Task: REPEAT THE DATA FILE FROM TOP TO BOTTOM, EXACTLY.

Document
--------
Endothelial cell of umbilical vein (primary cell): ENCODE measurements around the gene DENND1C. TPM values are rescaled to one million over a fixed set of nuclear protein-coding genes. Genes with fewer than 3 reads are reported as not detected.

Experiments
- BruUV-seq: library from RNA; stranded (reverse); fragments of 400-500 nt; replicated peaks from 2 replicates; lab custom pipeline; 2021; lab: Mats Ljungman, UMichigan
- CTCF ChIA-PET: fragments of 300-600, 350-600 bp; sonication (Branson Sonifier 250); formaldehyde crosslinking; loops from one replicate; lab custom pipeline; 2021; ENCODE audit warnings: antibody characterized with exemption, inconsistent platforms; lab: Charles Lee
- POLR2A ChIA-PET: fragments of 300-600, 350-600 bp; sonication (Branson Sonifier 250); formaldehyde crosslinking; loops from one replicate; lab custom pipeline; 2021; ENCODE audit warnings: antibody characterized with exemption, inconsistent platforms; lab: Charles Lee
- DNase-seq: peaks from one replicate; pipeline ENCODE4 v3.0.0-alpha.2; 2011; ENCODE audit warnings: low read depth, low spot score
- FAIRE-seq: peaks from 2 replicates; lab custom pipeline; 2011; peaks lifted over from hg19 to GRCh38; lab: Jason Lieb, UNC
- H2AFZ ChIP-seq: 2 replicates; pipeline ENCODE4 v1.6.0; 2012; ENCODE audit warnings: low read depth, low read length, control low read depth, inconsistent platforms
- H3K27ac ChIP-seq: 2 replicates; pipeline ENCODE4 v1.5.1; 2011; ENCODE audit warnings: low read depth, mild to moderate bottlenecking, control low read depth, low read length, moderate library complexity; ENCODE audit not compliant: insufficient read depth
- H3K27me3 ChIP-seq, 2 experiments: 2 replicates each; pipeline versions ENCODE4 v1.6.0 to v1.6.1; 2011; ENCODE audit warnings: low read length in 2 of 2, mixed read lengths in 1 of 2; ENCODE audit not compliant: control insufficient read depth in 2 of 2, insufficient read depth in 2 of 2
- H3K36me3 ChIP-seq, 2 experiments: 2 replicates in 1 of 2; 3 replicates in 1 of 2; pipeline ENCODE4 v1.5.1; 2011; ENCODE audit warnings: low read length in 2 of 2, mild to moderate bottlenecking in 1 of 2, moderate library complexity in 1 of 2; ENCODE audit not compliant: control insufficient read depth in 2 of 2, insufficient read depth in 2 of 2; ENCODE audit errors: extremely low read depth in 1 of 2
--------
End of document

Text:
Endothelial cell of umbilical vein (primary cell): ENCODE measurements around the gene DENND1C. TPM values are rescaled to one million over a fixed set of nuclear protein-coding genes. Genes with fewer than 3 reads are reported as not detected.

Experiments
- BruUV-seq: library from RNA; stranded (reverse); fragments of 400-500 nt; replicated peaks from 2 replicates; lab custom pipeline; 2021; lab: Mats Ljungman, UMichigan
- CTCF ChIA-PET: fragments of 300-600, 350-600 bp; sonication (Branson Sonifier 250); formaldehyde crosslinking; loops from one replicate; lab custom pipeline; 2021; ENCODE audit warnings: antibody characterized with exemption, inconsistent platforms; lab: Charles Lee
- POLR2A ChIA-PET: fragments of 300-600, 350-600 bp; sonication (Branson Sonifier 250); formaldehyde crosslinking; loops from one replicate; lab custom pipeline; 2021; ENCODE audit warnings: antibody characterized with exemption, inconsistent platforms; lab: Charles Lee
- DNase-seq: peaks from one replicate; pipeline ENCODE4 v3.0.0-alpha.2; 2011; ENCODE audit warnings: low read depth, low spot score
- FAIRE-seq: peaks from 2 replicates; lab custom pipeline; 2011; peaks lifted over from hg19 to GRCh38; lab: Jason Lieb, UNC
- H2AFZ ChIP-seq: 2 replicates; pipeline ENCODE4 v1.6.0; 2012; ENCODE audit warnings: low read depth, low read length, control low read depth, inconsistent platforms
- H3K27ac ChIP-seq: 2 replicates; pipeline ENCODE4 v1.5.1; 2011; ENCODE audit warnings: low read depth, mild to moderate bottlenecking, control low read depth, low read length, moderate library complexity; ENCODE audit not compliant: insufficient read depth
- H3K27me3 ChIP-seq, 2 experiments: 2 replicates each; pipeline versions ENCODE4 v1.6.0 to v1.6.1; 2011; ENCODE audit warnings: low read length in 2 of 2, mixed read lengths in 1 of 2; ENCODE audit not compliant: control insufficient read depth in 2 of 2, insufficient read depth in 2 of 2
- H3K36me3 ChIP-seq, 2 experiments: 2 replicates in 1 of 2; 3 replicates in 1 of 2; pipeline ENCODE4 v1.5.1; 2011; ENCODE audit warnings: low read length in 2 of 2, mild to moderate bottlenecking in 1 of 2, moderate library complexity in 1 of 2; ENCODE audit not compliant: control insufficient read depth in 2 of 2, insufficient read depth in 2 of 2; ENCODE audit errors: extremely low read depth in 1 of 2